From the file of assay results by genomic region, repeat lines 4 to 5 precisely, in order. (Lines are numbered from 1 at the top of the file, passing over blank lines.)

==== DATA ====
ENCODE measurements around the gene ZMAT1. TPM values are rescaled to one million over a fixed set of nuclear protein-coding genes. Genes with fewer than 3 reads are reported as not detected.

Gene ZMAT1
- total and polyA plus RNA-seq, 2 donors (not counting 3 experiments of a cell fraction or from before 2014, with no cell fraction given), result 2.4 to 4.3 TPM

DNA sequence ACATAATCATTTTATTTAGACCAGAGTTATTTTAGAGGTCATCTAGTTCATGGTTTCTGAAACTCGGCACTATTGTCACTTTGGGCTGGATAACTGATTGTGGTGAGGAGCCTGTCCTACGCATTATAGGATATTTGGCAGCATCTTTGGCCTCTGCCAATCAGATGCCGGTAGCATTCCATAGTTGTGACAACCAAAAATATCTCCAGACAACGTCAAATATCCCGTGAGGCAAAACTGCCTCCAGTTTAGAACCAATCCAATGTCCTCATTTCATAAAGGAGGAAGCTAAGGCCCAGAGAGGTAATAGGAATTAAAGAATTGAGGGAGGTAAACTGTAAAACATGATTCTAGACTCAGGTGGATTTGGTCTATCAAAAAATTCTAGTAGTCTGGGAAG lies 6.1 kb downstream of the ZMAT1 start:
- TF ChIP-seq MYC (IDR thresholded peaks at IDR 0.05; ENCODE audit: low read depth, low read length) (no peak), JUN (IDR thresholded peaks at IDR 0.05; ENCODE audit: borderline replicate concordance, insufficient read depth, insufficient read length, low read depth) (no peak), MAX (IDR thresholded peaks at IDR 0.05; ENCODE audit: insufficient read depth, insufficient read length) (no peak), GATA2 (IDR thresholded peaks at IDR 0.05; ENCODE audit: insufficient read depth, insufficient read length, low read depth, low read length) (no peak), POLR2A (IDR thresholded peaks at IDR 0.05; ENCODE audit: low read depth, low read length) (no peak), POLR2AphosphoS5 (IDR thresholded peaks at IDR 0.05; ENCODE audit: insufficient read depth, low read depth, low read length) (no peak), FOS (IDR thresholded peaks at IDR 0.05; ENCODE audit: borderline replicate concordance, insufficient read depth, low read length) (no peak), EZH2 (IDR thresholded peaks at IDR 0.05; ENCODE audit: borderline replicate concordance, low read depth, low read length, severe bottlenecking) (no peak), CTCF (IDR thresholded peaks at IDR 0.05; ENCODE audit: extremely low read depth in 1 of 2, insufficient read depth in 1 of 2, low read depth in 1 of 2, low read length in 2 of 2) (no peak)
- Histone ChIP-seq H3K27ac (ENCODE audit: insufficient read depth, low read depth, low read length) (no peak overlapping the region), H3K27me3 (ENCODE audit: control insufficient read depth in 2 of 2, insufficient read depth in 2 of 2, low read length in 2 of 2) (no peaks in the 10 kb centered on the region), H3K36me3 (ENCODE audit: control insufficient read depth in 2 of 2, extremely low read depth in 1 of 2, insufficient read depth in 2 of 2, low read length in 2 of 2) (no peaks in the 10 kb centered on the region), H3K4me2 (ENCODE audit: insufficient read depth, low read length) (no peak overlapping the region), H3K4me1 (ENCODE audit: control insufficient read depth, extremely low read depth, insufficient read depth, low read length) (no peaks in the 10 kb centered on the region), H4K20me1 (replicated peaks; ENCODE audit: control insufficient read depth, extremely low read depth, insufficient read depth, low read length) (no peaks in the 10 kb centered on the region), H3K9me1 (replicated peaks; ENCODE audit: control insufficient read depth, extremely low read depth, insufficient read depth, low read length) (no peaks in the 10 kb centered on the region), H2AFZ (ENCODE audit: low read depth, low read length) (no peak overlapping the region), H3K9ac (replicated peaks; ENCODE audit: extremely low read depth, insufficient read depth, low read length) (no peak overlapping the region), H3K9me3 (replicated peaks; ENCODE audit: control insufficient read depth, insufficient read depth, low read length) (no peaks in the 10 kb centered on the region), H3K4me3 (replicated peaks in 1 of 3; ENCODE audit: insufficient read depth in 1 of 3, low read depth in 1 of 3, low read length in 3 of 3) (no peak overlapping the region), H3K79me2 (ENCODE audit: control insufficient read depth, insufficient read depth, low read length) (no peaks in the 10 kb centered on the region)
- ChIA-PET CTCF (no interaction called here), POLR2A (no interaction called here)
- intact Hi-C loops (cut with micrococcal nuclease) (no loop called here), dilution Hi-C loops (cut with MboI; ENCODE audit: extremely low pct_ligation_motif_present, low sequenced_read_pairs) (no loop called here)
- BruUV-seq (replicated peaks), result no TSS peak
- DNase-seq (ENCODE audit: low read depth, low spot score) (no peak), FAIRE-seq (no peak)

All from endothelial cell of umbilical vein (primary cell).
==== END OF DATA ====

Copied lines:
DNA sequence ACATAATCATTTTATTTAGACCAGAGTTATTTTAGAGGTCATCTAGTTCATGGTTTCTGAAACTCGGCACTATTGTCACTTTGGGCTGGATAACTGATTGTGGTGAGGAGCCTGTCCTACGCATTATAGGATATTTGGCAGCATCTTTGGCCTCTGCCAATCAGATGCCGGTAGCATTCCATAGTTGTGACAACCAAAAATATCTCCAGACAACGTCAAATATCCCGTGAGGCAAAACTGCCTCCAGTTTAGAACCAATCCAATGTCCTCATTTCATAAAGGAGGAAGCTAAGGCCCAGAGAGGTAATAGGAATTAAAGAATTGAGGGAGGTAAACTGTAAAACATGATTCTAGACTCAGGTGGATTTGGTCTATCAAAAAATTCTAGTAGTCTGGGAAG lies 6.1 kb downstream of the ZMAT1 start:
- TF ChIP-seq MYC (IDR thresholded peaks at IDR 0.05; ENCODE audit: low read depth, low read length) (no peak), JUN (IDR thresholded peaks at IDR 0.05; ENCODE audit: borderline replicate concordance, insufficient read depth, insufficient read length, low read depth) (no peak), MAX (IDR thresholded peaks at IDR 0.05; ENCODE audit: insufficient read depth, insufficient read length) (no peak), GATA2 (IDR thresholded peaks at IDR 0.05; ENCODE audit: insufficient read depth, insufficient read length, low read depth, low read length) (no peak), POLR2A (IDR thresholded peaks at IDR 0.05; ENCODE audit: low read depth, low read length) (no peak), POLR2AphosphoS5 (IDR thresholded peaks at IDR 0.05; ENCODE audit: insufficient read depth, low read depth, low read length) (no peak), FOS (IDR thresholded peaks at IDR 0.05; ENCODE audit: borderline replicate concordance, insufficient read depth, low read length) (no peak), EZH2 (IDR thresholded peaks at IDR 0.05; ENCODE audit: borderline replicate concordance, low read depth, low read length, severe bottlenecking) (no peak), CTCF (IDR thresholded peaks at IDR 0.05; ENCODE audit: extremely low read depth in 1 of 2, insufficient read depth in 1 of 2, low read depth in 1 of 2, low read length in 2 of 2) (no peak)